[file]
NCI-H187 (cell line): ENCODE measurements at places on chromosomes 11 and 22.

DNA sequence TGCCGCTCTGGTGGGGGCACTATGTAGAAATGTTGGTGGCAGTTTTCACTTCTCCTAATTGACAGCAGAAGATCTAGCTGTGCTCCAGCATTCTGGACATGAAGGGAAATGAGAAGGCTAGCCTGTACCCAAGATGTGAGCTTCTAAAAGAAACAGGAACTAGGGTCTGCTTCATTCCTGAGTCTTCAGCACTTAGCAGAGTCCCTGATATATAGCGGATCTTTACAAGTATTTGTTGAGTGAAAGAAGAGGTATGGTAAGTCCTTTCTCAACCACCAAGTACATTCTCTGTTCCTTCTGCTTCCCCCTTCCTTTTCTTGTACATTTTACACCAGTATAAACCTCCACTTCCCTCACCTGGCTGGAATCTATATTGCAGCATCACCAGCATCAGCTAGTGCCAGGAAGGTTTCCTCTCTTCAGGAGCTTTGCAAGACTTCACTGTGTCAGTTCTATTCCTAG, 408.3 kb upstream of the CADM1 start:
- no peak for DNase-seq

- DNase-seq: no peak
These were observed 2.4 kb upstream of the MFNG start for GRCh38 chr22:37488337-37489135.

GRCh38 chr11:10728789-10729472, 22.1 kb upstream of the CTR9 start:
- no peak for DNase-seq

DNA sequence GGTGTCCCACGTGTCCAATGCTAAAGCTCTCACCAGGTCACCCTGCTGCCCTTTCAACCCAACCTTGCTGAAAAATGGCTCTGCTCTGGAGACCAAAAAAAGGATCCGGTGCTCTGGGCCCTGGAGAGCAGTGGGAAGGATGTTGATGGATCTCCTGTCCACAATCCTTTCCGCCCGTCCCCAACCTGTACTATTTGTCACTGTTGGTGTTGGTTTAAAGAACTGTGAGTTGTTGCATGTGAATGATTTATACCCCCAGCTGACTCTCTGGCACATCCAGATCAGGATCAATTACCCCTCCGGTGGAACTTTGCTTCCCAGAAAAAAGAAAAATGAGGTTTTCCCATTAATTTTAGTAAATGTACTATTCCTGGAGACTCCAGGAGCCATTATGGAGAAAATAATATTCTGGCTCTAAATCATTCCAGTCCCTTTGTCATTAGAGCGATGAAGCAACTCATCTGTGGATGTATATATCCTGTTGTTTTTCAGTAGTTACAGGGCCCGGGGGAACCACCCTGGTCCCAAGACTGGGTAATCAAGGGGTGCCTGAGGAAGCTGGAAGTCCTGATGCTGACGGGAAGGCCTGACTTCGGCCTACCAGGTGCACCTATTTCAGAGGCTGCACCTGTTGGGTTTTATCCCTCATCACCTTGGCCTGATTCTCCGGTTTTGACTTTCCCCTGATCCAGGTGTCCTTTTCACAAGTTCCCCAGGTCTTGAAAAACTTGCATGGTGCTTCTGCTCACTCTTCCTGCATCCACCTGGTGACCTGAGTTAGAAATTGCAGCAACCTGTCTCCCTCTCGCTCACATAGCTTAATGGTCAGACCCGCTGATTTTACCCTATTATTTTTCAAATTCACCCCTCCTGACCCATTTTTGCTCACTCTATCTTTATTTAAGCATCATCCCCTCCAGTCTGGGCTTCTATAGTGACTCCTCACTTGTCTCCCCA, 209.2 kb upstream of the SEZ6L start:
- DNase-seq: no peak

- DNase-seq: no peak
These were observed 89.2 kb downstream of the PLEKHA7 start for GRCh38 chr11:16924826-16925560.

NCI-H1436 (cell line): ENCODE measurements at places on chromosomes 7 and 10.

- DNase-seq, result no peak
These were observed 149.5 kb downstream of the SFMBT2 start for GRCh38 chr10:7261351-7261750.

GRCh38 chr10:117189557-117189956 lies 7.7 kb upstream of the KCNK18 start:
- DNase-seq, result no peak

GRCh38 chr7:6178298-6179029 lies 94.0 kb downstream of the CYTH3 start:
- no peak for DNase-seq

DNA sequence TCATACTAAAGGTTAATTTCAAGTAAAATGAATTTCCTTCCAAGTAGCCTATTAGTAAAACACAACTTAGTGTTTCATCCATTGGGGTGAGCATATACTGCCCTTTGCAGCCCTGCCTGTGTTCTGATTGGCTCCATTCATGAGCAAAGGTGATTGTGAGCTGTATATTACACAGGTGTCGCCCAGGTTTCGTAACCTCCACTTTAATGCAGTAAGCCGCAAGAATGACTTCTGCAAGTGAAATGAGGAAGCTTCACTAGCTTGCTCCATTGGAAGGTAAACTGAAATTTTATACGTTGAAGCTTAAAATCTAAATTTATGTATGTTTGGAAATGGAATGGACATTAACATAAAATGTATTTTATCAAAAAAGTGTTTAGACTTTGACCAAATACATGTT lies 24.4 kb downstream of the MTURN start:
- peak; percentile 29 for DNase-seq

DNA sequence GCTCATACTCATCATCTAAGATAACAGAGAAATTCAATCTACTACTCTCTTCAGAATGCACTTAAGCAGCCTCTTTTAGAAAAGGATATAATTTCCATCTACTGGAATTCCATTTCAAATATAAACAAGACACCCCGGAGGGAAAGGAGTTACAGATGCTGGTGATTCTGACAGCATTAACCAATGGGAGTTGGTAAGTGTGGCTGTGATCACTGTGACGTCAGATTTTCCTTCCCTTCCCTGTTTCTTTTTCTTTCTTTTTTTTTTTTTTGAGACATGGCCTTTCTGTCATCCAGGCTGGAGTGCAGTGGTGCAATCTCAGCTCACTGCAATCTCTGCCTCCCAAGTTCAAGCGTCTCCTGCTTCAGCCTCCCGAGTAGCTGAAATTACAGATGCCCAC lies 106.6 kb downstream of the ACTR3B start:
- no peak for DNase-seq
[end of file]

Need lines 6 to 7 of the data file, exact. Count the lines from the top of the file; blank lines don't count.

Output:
GRCh38 chr11:10728789-10729472, 22.1 kb upstream of the CTR9 start:
- no peak for DNase-seq